Chicago also often plays a smaller role in your books. As a native Chicagoan, I always smile at that. Do you see yourself fully setting a book there ever?

    I have traveled the world but I love Chicago – it’s home. It does play a smaller role in both my books (and the next one I’m working on too) … but it is usually a starting point, a home base, from which my main character launches into more exotic locations. 

    What are you working on now? Anything new that’s knocking about in your head?

    I’m working on a novel that is suspenseful but yes, filled with love, passion and art. It’s about a young female investigative journalist who uncovers a deep dark story in the art world (I know, I know – I can’t keep away).  This new manuscript taps into my journalist background, which has been fun for me to dig deep and go back there. As you can see, I’m a bit of genre jumper. My first novel was historical suspense and The Unbreakables is hardcore women’s fiction. But if I’m captivated by a story — especially if art and passion is involved — then I’m all IN.

    More Info on The Unbreakables

    “Artful, feminist, and emotionally gripping. The Unbreakables is a remarkable tribute to a woman’s strength in the face of heartbreak and adversity.”  — Helen Hoang, author of The Kiss Quotient

    “This exquisitely wrought novel will appeal to readers who believe in the redemption of new beginnings, and the necessity of  facing the past while making a deliberate effort to move forward.” — Publishers Weekly


    Enter to win a free paperback copy of The Unbreakables, here! The giveaway ends on August 31st, 2019.
  • Books

    Enter for a Free Copy of The Forgetting Flower Today!

    The Forgetting Flower Book, Enter for a Free Copy of The Forgetting Flower Today! Karen Hugg, https://karenhugg.com/2019/07/30/free-copy-of-the-forgetting-flower #books #novels #literarythriller #Paris #TheForgettingFlower #France #debutauthors2019

    Hi all, I wanted to share a surprising experience I recently had, but before I do, I’ll let you know that the happy result means I’m celebrating by offering a free copy of The Forgetting Flower to readers!

    Taking a Risk

    Several weeks ago, I sent off the book for review to Kirkus Reviews. Kirkus has a reputation for being pretty harsh in their book reviews so I debated whether or not to submit it at all. But I thought, you never know until you try, so I submitted it and held my breath. When I got notice the review was completed, I avoided looking at it. I didn’t tell my husband it was finished. I waited to read it until I was home and alone and had braced myself for disappointment.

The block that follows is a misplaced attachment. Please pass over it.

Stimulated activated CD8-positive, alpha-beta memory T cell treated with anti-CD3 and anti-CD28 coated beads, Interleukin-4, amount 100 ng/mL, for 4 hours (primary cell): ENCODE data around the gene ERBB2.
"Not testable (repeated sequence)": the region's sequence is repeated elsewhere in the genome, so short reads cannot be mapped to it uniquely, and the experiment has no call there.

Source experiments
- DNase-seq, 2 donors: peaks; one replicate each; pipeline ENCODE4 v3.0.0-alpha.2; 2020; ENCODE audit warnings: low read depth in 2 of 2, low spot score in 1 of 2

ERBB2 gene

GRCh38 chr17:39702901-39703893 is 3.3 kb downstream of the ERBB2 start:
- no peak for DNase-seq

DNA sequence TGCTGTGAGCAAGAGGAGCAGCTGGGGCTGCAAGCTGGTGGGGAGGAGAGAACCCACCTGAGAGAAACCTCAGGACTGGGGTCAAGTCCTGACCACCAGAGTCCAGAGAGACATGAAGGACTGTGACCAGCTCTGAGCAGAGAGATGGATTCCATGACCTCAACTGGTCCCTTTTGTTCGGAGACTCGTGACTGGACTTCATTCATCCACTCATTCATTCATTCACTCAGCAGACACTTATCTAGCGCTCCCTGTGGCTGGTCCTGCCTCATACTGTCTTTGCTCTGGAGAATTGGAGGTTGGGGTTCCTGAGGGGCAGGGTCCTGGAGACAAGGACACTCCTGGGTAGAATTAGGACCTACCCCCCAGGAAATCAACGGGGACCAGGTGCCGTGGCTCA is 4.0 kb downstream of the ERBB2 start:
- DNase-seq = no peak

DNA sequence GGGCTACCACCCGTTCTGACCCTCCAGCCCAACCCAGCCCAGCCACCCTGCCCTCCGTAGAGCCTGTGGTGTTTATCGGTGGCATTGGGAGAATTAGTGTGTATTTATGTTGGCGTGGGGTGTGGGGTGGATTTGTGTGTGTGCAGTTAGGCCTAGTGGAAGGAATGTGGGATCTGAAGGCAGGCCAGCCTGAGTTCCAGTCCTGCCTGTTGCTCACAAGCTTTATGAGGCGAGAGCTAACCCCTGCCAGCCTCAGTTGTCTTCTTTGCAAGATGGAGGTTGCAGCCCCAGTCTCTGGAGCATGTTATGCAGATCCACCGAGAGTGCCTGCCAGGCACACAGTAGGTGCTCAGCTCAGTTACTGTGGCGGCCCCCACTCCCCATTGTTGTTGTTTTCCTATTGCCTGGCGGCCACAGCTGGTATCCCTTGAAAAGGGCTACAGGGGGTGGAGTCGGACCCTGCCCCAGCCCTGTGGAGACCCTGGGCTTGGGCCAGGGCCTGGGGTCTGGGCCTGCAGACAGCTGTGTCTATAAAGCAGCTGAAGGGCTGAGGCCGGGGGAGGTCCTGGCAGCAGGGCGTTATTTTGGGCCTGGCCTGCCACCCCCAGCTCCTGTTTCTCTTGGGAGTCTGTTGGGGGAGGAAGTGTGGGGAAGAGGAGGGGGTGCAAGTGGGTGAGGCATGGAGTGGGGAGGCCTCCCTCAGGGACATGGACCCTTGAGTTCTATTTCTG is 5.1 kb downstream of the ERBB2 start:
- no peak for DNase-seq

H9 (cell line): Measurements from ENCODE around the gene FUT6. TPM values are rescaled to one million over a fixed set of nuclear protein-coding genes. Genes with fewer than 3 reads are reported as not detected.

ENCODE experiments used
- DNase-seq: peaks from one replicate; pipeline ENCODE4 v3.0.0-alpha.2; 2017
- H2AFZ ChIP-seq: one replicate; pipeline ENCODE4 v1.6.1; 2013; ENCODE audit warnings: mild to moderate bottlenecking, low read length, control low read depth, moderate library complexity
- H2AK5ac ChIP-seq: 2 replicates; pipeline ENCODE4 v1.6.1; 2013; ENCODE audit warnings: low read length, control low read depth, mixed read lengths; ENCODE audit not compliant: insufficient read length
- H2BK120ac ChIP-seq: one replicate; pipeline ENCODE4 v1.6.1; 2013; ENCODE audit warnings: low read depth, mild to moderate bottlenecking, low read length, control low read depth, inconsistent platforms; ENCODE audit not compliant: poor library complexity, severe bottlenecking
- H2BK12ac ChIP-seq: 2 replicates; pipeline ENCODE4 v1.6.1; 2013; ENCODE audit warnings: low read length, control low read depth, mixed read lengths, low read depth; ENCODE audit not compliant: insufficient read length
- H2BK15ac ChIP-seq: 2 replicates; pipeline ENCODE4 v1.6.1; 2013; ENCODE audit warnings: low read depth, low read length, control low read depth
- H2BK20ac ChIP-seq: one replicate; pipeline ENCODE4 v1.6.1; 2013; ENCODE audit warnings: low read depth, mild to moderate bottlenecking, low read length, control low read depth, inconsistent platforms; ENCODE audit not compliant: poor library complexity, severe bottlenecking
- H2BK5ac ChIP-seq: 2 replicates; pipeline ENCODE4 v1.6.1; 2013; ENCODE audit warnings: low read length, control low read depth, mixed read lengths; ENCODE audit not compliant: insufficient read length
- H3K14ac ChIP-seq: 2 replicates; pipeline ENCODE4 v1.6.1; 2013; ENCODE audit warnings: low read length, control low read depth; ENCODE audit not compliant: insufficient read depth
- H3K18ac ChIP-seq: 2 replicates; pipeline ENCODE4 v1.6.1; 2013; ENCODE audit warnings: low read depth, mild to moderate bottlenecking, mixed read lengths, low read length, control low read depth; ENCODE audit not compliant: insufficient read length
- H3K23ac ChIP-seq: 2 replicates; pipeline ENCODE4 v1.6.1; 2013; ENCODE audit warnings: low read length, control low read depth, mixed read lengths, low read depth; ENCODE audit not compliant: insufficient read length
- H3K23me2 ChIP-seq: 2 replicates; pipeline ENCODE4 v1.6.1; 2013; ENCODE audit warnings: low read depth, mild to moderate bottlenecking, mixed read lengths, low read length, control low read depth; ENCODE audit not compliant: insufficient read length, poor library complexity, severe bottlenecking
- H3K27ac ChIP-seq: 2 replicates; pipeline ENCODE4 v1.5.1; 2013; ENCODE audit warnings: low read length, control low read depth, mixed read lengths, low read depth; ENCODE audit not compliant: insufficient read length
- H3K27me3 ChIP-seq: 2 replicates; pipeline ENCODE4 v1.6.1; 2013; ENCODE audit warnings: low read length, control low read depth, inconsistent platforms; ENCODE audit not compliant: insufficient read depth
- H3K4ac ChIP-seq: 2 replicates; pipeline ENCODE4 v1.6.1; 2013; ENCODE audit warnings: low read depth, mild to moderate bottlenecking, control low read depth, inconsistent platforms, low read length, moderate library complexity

But after reading the review, I was delighted. Not only was this assessment of The Forgetting Flower positive, but the reviewer truly understood the story as I intended it. It was incredibly gratifying for someone to read it, recognize the ways I tried to make it good, and appreciate it for the reasons I did as well.

    In closing, they said: “Superb characters and alluring prose make for a truly exceptional read.” This sent my heart soaring. I was honored and humbled.

    You can read the full review here: https://www.kirkusreviews.com/book-reviews/karen-hugg/the-forgetting-flower/

    To Celebrate, a Giveaway

    So after I came down from my relieved, happy high, I thought I’d share the joy with readers. Why not giveaway a few copies? So I’ve set up a giveaway on Amazon for three free copies of The Forgetting Flower. It runs until this Saturday, August 3rd, 2019. I know I won’t always get positive reviews (in fact a few on other sites already aren’t so) but this one is so I want to spread the happiness.

    If you’d like to enter, go to this link. It’s pretty quick and easy! https://www.amazon.com/ga/p/e3087add4391f135

    Have a great week, all!

  • Plants & Gardening

    How a Mild Obsession With African Violets Led to the Fantastic

    Pink African Violet, How a Mild Obsession With African Violets Led to the Fantastic, Karen Hugg, https://karenhugg.com/2019/07/15/african-violets/ #AfricanViolets #houseplants #plants #gardening #indoorplants #pinkAfricanViolet #books #bookssetinParis #Paris #flowers #TheForgettingFlower

    I’ve grown African violets as houseplants for years. I love them because they like indirect light and don’t mind drying out between waterings. They bloom in lovely little pops of color and aren’t fussy about soil (lighter is better). So, it’s not too much of a surprise that as growers have diversified the plants via its flowers, I’ve acquired those new introductions.